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Thermador

NICE APPLIANCE!! However you may want to recheck the electrical specs. The microwave and the warming drawer are most likely 120 volts plug in units and may require their own circuits.
 
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Old 04-17-07, 02:43 AM
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Kitchen

Great info, thank you. As for the inspection process, I have run the necessary Romex NM wires through our unfinished attic and tied them down every few feet. I left a few feet of wire unattached by the breaker panel for each run. I intend to route each wire down to the outlet box where it goes and leave out a few feet.

My understanding is that the inspectors normally want to see it like this before you connect up the outlets and connect the wires to the breaker panel.

Do inspectors normally stop out twice for electrical inspections, once for open and once for all closed up? Is there a certain length of wire necessary that you need to leave extra on either end for the open inspection? I heard a story where an inspector failed someone because they left only ten inches of extra wire out of the outlets on a new home. They had to rewire the whole house!
 
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Old 04-17-07, 07:43 AM
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> Do inspectors normally stop out twice for electrical inspections

There are usually two inspections: a rough and a final. The rough inspection should be done with the walls still open and no drywall or insulation. The inspector will be looking for proper cable installation technique such as staples, box mounting, holes bored at the correct depth, and steel protection plates where needed. Some inspectors also like to see the NM cable sheathing stripped at the boxes and the grounds made up before the rough inspection.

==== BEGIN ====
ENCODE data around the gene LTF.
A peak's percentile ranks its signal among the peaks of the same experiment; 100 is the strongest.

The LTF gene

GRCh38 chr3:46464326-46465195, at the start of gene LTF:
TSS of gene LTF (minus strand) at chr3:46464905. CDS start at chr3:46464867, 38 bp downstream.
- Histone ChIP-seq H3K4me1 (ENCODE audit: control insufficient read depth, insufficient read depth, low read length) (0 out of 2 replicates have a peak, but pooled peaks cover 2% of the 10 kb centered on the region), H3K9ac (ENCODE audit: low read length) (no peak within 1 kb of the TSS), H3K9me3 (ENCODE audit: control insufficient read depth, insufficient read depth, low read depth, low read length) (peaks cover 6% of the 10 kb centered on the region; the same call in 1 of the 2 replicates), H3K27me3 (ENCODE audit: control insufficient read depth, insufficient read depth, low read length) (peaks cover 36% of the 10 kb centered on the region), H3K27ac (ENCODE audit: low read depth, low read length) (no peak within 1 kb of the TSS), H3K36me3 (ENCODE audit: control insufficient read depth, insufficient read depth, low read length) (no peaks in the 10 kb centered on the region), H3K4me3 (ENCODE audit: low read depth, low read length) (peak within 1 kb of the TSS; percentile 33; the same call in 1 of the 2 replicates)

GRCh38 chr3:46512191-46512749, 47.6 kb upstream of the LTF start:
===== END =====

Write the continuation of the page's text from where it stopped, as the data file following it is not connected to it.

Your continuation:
The final inspection is done after all receptacles, switches and faceplates have been installed and power is turned on.

> ten inches of extra wire

Unless you have a local code that requires this, national code only requires six inches of wire to extend outside the box. So with a 2" deep box, you would need to leave 8" of cable. Leaving a foot hanging out is pretty wasteful as the 4" pieces you trim off the end go straight to the garbage. Check with the local inspector if you're unsure as local rules do vary.
 
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Old 04-17-07, 08:11 AM
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I'm sure everyone has their own process, but I like mounting the boxes first, then run the cables right into the boxes, leaving the 8-10" sticking out. Prior to the rough inspection, I strip the sheathing off, connect all the grounds and anything else that has to be wire-nutted together, and leave the pigtails sticking out of the wall for the inspector to see.
During my last inspection, the inspector 'dinged' me for missing tying some grounds together. Granted, it still passed overall, but he did want to see everything "device ready".

(I got the feeling that you were planning on not installing boxes for your rough inspection - I'm sure you'll need to)

After the rough inspection, all the wires get rolled up neatly to the back of the boxes, drywall goes up, and after painting, the devices go in. The final inspection is when everything is totally finished.

-Mike
 
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Old 04-17-07, 08:30 AM
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Tie downs

We intend to remodel an existing room. I am running five cables to the kitchen area through the attic and down the walls to the respective outlets.

When going from the attic down the wall to the outlet, can you just punch a hole for the outlet and drop the cable down from the attic behind the wall or do you need to remove the entire wall and then attach it to the wall every few feet? If you need to attach to the wall, how often do you have to secure it?

Our house is in Florida and the room where it is going has 10" CBS walls with 3/4" thick furring strips attached to the concrete using RamSets with sheetrock screwed on top to the furring strips. With only 3/4" to work with, I assume that I will need to chip a small hole in the CBS to fit the gang box.
 
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Old 04-17-07, 11:23 AM
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> 3/4" thick furring strips attached to the concrete

You should really discuss this with the inspector before you begin. I do not believe that your wall is thick enough for a legal in-wall installation. You may need to either build the wall out or use surface-mounted wiring in EMT or Wiremold conduit.